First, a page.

The world was presented a more generous picture of Soviet treatment at this time. Irina Ratushinskaya, serving a term under Article 70 for her poetry, suffering from high blood pressure, kidney trouble, and malnutrition, was released from the Women’s Political Zone of Mordovian Camp ZhKH-395/3-4 and permitted to fly to London for medical treatment. This happy news and the surge of goodwill that it unleashed were transmitted worldwide on television screens on the eve of the Reykjavik Summit.
At that summit, President Reagan handed General Secretary Gorbachev an appeal for the release of Soviet prisoners of conscience. Marchenko was the most pressing case on the long scroll.
More than a month later, on November 21, Larisa Bogoraz was contacted by the KGB and told to fill out exit visas for herself, Anatoly, and their 13-year-old son Pavel to emigrate to Israel. Receiving the impression that Anatoly had not agreed to this move, she asked for a meeting, but was put off. As to his health, she was told: “Marchenko is feeling wonderful.” Three days later she met again with the KGB and repeated her request to see Anatoly. Again she was promised an answer. But it never came, so she did not fill out the forms.
It is now believed that on November 25-26, officials from Moscow paid a visit to Marchenko in Chistopol prison. There are indications that he broke his fast on the latter day. Only one thing could cause Marchenko, a man of unbending principle, to call off the strike: the promise to meet his demands. It is therefore reasonable to believe that Marchenko was told that the problem of political prisoners in the Soviet Union would be resolved.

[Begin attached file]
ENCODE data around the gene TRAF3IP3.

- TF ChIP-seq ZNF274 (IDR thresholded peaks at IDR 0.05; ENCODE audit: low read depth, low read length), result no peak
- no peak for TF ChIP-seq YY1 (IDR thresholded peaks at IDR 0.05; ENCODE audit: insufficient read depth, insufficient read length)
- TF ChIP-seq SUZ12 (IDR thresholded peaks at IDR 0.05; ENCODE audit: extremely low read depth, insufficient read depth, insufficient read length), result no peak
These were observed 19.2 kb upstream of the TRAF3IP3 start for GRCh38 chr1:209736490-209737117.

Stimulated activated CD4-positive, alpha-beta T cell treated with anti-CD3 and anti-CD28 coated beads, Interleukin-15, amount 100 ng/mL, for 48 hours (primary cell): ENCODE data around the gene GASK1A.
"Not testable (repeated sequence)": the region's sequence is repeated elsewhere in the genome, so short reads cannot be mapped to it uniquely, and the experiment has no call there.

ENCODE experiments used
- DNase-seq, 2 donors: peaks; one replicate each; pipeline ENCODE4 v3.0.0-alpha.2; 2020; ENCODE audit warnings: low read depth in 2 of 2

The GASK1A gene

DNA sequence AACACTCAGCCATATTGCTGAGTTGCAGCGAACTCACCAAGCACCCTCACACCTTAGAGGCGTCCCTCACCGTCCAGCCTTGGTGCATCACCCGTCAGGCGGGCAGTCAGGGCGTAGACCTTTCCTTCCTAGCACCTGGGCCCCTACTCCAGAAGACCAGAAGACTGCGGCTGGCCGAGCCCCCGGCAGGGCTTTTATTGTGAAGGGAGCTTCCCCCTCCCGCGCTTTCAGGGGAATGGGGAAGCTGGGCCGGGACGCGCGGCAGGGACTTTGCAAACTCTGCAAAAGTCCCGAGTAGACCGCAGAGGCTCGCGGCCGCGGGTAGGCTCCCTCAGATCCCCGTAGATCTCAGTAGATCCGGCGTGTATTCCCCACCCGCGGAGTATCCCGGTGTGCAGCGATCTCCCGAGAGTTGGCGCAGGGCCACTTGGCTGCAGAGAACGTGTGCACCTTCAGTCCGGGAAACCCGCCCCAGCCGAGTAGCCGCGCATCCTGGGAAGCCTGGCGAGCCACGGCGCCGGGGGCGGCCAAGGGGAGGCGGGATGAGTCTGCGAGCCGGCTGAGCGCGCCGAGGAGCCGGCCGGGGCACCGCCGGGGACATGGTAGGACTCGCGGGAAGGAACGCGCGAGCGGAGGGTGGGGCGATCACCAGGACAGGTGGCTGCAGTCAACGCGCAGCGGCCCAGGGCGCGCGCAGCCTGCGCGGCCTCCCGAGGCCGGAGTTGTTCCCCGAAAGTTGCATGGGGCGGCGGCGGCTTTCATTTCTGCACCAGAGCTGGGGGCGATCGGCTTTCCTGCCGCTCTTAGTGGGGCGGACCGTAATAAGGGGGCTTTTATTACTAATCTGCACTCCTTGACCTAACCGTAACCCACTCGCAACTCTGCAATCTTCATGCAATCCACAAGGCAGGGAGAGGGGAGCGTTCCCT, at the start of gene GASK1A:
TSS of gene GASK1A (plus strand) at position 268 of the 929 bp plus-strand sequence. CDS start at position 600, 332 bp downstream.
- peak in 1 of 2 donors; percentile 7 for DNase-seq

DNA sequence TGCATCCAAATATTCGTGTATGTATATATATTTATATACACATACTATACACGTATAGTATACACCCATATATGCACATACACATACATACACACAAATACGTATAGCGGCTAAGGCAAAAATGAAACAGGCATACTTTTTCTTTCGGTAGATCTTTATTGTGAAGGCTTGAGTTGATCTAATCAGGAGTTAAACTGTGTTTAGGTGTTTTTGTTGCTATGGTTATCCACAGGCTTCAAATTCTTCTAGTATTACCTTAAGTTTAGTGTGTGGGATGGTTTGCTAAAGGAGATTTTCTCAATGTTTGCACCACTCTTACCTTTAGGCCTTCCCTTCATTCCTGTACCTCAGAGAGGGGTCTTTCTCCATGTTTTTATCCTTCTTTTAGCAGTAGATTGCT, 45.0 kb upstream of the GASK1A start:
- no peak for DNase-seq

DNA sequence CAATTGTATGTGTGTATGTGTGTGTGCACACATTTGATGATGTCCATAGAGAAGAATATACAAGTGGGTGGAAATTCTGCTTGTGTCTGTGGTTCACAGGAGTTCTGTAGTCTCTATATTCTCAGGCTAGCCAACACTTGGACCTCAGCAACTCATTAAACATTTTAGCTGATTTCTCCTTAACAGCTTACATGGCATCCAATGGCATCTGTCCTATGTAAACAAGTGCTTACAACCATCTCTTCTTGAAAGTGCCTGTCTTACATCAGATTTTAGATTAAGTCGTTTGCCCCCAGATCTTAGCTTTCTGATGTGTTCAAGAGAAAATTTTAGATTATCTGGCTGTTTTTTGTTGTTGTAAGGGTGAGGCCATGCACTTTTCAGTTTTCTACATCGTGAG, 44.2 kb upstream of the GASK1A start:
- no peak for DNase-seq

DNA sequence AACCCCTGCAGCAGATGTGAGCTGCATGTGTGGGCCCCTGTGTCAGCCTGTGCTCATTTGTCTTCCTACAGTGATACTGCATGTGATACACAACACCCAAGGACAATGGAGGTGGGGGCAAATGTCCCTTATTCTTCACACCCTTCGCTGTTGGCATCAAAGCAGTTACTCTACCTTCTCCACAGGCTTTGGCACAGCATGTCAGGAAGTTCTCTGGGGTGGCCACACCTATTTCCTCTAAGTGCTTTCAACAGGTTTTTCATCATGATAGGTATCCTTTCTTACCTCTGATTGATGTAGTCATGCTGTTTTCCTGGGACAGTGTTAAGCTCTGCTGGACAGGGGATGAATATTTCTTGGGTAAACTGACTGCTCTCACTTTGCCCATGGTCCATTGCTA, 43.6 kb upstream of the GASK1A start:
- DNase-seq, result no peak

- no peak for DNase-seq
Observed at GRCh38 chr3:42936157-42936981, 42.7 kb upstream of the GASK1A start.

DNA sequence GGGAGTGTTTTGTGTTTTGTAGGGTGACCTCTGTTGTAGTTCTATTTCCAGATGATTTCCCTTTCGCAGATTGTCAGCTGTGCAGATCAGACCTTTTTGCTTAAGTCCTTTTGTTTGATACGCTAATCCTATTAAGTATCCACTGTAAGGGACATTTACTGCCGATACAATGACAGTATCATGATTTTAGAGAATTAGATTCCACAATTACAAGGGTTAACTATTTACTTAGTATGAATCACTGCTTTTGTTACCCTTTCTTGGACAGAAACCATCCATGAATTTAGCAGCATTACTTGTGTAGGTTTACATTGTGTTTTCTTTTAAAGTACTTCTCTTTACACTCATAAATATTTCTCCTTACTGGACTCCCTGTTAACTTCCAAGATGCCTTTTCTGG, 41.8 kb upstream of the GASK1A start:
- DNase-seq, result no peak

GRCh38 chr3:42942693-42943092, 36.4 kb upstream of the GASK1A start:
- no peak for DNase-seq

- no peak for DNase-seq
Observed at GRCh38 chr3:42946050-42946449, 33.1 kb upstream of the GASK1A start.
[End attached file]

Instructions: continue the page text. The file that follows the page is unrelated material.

Nothing of this event reached the press at that time. Instead, reports of the offer to free Marchenko suggested that his case was settled, if only he would agree to leave. A postcard from him requesting a food package, dated November 28, was sent to Bogoraz, indicating that he was alive and preparing to recover. But on December 9, she received a curt telegram from Chistopol Prison: “Your husband Marchenko Anatoly Tikhonovich expired in the hospital. Promptly inform the possibility of your arrival. Akhmadeyev.” The message, she said later, struck her “straight in the heart.” She made ready at once to travel to Chistopol.
The next day was Human Rights Day. Soviet officials blocked off Pushkin Square and held a news conference in Moscow—a preview of the 1987 fake “peace demonstration.” Foreign Ministry spokesman Boris Pyadyshev gave the cause of Marchenko’s death as “brain hemorrhage after a long illness.” At the same meeting Andrei Sakharov was characterized as a criminal and his exile justified as entirely legal.